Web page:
December 30th, 2013
by Gby Matthieu Bussière, Alexander Chudik and Arnaud Mehl - Federal Reserve Bank of Dallas
Discussions about Europe’s role in a rebalancing of the global economy—specifically whether countries under stress, such as Greece, Ireland, Portugal or Spain, will close their competitiveness gaps with Germany—are part of a wider, long-standing debate about whether the euro’s creation has changed the way countries sharing the single currency adjust to shocks.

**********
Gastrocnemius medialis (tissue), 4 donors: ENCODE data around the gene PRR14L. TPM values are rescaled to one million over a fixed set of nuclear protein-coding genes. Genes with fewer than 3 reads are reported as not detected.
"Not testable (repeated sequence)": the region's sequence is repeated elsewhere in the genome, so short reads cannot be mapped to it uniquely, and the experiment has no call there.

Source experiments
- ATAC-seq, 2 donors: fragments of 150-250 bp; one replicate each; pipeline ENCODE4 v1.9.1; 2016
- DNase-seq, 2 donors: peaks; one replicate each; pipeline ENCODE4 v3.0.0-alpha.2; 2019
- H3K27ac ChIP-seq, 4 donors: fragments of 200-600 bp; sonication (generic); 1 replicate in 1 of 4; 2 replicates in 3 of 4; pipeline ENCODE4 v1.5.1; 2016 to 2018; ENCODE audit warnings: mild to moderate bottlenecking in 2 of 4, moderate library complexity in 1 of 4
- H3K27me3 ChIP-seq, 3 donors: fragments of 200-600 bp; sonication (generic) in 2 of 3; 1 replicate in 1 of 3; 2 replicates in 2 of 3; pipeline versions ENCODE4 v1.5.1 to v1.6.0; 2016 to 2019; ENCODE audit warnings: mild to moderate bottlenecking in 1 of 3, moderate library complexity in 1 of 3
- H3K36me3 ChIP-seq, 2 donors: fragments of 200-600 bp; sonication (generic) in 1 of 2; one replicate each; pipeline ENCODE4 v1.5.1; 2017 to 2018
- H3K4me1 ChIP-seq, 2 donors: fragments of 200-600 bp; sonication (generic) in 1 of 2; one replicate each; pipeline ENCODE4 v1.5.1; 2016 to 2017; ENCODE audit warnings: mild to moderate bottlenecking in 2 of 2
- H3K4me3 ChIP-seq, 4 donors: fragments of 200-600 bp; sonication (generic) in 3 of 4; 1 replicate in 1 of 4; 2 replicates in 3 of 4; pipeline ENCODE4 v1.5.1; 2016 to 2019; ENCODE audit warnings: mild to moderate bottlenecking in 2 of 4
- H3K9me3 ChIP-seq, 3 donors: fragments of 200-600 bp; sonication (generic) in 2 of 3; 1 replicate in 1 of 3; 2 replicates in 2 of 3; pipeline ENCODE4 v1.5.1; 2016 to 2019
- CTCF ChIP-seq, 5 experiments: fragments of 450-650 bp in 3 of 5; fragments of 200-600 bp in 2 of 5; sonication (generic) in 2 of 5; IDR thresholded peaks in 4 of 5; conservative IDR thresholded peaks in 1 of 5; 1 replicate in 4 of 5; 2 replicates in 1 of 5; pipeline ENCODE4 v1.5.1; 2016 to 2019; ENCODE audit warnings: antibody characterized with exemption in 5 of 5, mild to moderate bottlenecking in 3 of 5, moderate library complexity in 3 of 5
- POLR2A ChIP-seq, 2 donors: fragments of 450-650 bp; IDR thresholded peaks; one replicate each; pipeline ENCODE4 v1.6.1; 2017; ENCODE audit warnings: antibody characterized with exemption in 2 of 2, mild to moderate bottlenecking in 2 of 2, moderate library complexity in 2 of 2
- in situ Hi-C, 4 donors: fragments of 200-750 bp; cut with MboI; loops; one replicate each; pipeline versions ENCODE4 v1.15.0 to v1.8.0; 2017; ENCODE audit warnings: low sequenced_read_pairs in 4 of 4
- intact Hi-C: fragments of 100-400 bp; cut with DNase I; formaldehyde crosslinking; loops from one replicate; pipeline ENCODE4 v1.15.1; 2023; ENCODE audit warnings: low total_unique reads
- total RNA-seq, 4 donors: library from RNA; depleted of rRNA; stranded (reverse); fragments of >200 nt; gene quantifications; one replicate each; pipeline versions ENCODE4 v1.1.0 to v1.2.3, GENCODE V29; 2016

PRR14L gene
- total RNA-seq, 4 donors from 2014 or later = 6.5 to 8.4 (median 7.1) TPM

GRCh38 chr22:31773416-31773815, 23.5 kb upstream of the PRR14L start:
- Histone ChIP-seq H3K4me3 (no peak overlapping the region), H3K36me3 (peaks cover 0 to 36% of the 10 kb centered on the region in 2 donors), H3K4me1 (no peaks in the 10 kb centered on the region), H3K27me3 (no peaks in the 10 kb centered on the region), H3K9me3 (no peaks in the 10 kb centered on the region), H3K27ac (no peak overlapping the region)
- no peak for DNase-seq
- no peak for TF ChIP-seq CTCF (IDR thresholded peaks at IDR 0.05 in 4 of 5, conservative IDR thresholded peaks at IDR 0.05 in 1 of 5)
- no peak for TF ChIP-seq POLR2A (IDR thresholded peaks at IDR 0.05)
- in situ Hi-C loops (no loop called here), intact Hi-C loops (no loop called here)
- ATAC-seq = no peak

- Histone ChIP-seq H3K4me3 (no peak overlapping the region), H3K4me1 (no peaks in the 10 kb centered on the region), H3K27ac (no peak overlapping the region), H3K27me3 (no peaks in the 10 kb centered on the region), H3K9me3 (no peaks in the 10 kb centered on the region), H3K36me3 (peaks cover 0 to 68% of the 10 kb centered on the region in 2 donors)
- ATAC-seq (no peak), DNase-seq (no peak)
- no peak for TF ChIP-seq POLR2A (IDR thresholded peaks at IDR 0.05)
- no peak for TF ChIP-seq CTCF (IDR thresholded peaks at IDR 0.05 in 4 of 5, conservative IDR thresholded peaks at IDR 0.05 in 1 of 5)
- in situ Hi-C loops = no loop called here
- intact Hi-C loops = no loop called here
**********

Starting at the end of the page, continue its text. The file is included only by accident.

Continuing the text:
A key question since the euro’s launch in 1999 has been whether the costs associated with fixed exchange rates would exceed the potential integration benefits for members of the monetary union. In other words, now that differences in relative competitiveness across euro-area members can no longer be corrected by changes in exchange rates, how will real (inflation-adjusted) wages and other indicators of competitiveness adjust? This question is not specific to the euro; it is a classic dilemma in all monetary unions.
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